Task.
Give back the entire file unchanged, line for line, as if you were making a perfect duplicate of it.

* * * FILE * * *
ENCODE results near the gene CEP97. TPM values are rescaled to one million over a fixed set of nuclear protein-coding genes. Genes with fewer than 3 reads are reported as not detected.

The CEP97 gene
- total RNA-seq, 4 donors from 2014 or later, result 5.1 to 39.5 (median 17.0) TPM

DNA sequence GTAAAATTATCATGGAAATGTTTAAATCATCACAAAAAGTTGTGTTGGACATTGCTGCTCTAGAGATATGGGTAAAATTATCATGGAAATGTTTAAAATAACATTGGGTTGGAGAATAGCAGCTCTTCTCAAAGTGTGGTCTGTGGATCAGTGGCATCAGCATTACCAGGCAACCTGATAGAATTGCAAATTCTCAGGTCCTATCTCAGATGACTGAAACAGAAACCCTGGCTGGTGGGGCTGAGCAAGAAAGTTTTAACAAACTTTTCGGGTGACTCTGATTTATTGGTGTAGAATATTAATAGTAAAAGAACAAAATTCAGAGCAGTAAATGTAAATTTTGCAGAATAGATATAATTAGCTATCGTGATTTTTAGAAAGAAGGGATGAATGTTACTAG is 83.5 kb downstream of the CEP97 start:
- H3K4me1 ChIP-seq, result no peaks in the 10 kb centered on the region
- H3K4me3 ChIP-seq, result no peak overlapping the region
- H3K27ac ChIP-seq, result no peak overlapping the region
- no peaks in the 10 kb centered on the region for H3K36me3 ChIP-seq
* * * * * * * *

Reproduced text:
ENCODE results near the gene CEP97. TPM values are rescaled to one million over a fixed set of nuclear protein-coding genes. Genes with fewer than 3 reads are reported as not detected.

The CEP97 gene
- total RNA-seq, 4 donors from 2014 or later, result 5.1 to 39.5 (median 17.0) TPM

DNA sequence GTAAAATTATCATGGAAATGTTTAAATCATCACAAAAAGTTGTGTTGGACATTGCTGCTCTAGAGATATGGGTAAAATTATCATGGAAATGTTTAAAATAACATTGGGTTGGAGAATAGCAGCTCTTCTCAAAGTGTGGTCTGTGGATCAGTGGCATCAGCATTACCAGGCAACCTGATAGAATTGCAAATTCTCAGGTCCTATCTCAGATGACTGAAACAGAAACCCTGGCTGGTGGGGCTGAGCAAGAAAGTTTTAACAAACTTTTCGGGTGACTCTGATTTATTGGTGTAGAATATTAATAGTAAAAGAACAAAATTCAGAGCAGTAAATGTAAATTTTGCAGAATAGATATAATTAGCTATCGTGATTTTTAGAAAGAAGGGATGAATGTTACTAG is 83.5 kb downstream of the CEP97 start:
- H3K4me1 ChIP-seq, result no peaks in the 10 kb centered on the region
- H3K4me3 ChIP-seq, result no peak overlapping the region
- H3K27ac ChIP-seq, result no peak overlapping the region
- no peaks in the 10 kb centered on the region for H3K36me3 ChIP-seq